The Millionaires’ Express (1986) – Film Review
Director: Sammo Hung
Cast: Sammo Hung, Yuen Biao, Cynthia Rothrock
By @Roger Crow
Ah those Carry On movies, a staple part of British culture for decades. Carry On Cowboy was one of the most enjoyable of the saga, and there are elements of that in this action comedy adventure from Sammo Hung.
Given the fact this was made in 1986, the Blu-ray version looks incredible, especially those exterior shots set against snowy landscapes. Every flake of snow on a face reminds you how good HD movies can be these days.
Having watched assorted Hung movies is recent months, it’s a reminder of what a versatile talent he is. Okay, for many in the west he will only be known for US cop saga Martial Law, but he wears many hats, and not just a Stetson.
“Stunts are something else”
Here Hung plays a loveable rogue who teams up with an incorruptible Sheriff to save their home town from certain destruction.
Aside from slapstick comedy, there’s also a touch of romance and a hint of propaganda. Work hard, be a good citizen. That sort of thing.
Few experts do a better job of shedding an informed light on Asian cinema than Frank Djeng, and again he does a great job with his commentary.
It opens in the frozen wastes of Russia, though it was actually filmed in Canada, which is rare for a Hong Kong production.
Sammo could have saved a fortune with studio shots rather than trekking to North America, but his attention to detail paid dividends.
And although occasional scenes were set in China, Thailand doubled for some of the fine exteriors, while interiors were shot in Golden Harvest’s Hong Kong studios.
Though it might be Hung’s tribute to American Westerns, it also owes a debt to some of the best Spaghetti Westerns, as well as silent movie legends like Buster Keaton and Harold Lloyd.
As with most Sammo Hung movies, the stunts are something else, such as the moment a large woman jumps from a burning building and lands on what looks like very hard ground.
And then there’s the minute an actor jumps off a three-storey building, lands on his feet and carries on acting. No double and no editing to hide the feat. Incredible. Even if a hole had been dug under the actor and covered in padding and dust, it’s still one of those scenes that’s worth watching a few times.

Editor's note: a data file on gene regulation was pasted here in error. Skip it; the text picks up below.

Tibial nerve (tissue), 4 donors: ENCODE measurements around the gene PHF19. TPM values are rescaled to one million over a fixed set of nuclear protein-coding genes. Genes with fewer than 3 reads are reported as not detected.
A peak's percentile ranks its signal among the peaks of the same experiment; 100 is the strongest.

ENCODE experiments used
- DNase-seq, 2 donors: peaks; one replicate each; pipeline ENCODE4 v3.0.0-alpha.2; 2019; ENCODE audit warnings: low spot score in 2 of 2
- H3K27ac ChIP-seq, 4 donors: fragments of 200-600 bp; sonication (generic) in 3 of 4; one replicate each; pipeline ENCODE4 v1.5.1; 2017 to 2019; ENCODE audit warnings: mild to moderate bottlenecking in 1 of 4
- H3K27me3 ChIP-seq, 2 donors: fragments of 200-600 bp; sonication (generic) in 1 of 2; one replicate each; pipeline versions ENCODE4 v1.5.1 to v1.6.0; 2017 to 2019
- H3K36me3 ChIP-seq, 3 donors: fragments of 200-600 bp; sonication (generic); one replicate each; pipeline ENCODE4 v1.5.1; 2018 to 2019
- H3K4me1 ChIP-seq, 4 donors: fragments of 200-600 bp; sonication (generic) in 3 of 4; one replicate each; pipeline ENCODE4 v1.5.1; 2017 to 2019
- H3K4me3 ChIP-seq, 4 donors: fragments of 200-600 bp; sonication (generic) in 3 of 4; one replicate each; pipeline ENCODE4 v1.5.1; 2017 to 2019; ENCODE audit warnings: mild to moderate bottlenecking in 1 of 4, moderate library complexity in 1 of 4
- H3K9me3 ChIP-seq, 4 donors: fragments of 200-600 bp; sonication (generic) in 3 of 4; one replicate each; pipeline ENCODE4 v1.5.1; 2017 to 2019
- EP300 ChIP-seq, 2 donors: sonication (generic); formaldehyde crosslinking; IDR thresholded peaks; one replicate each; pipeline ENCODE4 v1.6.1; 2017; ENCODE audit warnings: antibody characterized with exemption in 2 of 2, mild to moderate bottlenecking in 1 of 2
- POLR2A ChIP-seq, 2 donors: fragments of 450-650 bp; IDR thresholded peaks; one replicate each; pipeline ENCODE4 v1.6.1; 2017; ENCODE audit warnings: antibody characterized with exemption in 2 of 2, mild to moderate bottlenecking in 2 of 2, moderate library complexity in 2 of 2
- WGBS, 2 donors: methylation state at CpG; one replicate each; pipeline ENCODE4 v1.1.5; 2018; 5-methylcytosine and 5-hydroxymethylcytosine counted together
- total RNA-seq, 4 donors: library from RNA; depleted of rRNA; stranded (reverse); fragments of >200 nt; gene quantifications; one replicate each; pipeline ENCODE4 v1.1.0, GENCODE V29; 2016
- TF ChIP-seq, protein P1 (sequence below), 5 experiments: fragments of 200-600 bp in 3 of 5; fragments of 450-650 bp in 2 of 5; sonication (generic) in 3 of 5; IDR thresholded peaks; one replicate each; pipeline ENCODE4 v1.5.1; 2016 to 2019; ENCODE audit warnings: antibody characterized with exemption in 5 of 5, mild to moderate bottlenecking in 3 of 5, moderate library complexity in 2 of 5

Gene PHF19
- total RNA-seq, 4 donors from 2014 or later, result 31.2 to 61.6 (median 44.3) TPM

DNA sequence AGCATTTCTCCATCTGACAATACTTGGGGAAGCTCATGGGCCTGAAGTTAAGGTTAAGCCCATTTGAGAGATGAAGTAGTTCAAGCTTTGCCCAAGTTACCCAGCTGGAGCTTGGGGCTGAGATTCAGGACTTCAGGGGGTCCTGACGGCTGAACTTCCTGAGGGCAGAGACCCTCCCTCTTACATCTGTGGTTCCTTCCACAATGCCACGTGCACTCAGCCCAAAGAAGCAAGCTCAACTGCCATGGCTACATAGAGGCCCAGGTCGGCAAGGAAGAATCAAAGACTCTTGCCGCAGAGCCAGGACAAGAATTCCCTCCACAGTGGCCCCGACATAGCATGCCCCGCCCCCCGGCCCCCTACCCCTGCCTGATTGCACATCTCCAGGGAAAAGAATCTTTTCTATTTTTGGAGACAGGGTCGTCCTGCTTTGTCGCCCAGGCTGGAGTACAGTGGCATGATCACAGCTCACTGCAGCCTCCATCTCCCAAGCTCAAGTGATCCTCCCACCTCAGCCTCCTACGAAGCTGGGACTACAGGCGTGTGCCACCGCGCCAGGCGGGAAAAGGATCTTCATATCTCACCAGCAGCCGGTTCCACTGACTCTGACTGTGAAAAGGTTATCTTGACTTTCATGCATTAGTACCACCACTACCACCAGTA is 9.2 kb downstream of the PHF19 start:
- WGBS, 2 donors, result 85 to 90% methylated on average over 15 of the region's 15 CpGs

The period setting has given this offbeat curio a gloriously long shelf life. The stunts, wire work and action scenes have to be seen to be believed, and while the script could have done with more work, the money is definitely up there on screen. There’s a close combat scene in the third act which is a sight to behold. When Sammo kicks Cynthia Rothrock over a chair, again it’s worth hitting the rewind button a few times. The shot where Cynthia’s stunt double is dropped to the ground is guaranteed to leave you wincing.
Even if martial arts comedies aren’t your thing, this is well worth a look to see a team of stunt experts at the top of their game. Though it might have gone over the heads of many a Hong Kong cinemagoer, for us in Blighty it’s a real gem that is almost as enjoyable as watching Sid James do his thing as the Rumpo Kid.
• Four versions of the film across two Blu-ray discs, all presented from brand new 2K restorations
• Limited Edition O-Card slipcase featuring new artwork by Darren Wheeling
• Limited Edition reversible poster featuring new and original artwork
• Limited Edition Bonus Disc featuring the English language version of the film originally prepared for the international theatrical release; and a new cut of the film prepared exclusively for this release that combines footage from the original theatrical and extended cuts of the film to present a hypothetical “complete” version
• Limited Edition booklet featuring new writing and rare archival imagery
• 1080p presentation on Blu-ray of the Original Hong Kong Theatrical Cut from a brand new 2K restoration
• 1080p presentation on Blu-ray of the Extended Version (sometimes erroneously labelled the International Cut) of the film from a brand new 2K restoration
• Cantonese audio (original mono presentation)
• Alternate English dub track
• Rare alternate Cantonese soundtrack
• Optional English dubbed audio | Optional English Subtitles (newly translated for this release)
• Brand new feature length audio commentary by Asian film expert Frank Djeng (NY Asian Film Festival) [Hong Kong Theatrical Version]
• Brand new select scene commentary by actress and martial arts movie icon, Cynthia Rothrock [Hong Kong Theatrical Version]
• Brand new audio commentary by Mike Leeder and Arne Venema [Extended Version]
• Brand new interview with Cynthia Rothrock | Archival interview with Sammo Hung
• Archival interview with Cynthia Rothrock | Archival interview with Yuen Biao
• Archival interview with Yukari Oshima
• Alternate English opening & closing credits
DISC TWO (Limited Edition):
• 1080p presentation on Blu-ray of the English Language Version from a brand new 2K restoration
• 1080p presentation on Blu-ray of the Hybrid Cut, newly created exclusively for this release from a brand new 2K restoration
• Original English dubbed audio track [English Language Version]
• Original Cantonese mono audio [Hybrid Cut]
• Optional English subtitles
The Millionaires' Express is released on Blu-ray by Eureka, £27.99